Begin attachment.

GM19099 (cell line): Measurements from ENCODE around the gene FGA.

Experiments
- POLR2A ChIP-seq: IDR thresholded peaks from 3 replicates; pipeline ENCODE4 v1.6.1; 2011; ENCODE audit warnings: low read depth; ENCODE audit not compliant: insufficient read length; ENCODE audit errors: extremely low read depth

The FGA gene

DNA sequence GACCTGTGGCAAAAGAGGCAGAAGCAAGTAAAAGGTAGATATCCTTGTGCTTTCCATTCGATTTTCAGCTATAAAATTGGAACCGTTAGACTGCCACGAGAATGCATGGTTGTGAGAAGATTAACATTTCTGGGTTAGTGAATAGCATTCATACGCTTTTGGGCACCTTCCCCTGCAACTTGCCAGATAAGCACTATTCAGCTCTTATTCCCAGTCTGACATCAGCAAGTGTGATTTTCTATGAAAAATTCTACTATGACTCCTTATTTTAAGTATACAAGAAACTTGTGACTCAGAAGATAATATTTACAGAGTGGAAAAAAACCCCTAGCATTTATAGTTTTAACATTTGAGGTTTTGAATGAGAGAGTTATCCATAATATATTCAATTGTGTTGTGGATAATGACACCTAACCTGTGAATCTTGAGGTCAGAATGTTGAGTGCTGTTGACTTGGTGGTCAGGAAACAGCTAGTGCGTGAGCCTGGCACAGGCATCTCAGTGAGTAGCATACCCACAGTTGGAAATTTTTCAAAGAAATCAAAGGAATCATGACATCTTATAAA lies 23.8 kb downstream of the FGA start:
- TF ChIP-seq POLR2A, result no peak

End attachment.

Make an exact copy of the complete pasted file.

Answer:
GM19099 (cell line): Measurements from ENCODE around the gene FGA.

Experiments
- POLR2A ChIP-seq: IDR thresholded peaks from 3 replicates; pipeline ENCODE4 v1.6.1; 2011; ENCODE audit warnings: low read depth; ENCODE audit not compliant: insufficient read length; ENCODE audit errors: extremely low read depth

The FGA gene

DNA sequence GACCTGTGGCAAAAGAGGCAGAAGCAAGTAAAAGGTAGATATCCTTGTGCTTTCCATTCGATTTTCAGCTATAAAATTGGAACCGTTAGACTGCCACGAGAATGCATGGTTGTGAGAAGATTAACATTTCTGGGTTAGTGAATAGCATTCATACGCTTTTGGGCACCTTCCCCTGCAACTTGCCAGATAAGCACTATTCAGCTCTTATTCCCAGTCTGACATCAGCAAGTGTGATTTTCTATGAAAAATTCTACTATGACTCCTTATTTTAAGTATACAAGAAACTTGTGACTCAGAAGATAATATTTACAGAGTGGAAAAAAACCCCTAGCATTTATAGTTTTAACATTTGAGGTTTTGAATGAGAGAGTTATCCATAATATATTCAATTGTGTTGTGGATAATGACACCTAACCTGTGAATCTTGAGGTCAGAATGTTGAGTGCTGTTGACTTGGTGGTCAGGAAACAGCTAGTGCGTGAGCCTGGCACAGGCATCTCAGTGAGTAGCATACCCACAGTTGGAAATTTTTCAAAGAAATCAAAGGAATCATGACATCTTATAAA lies 23.8 kb downstream of the FGA start:
- TF ChIP-seq POLR2A, result no peak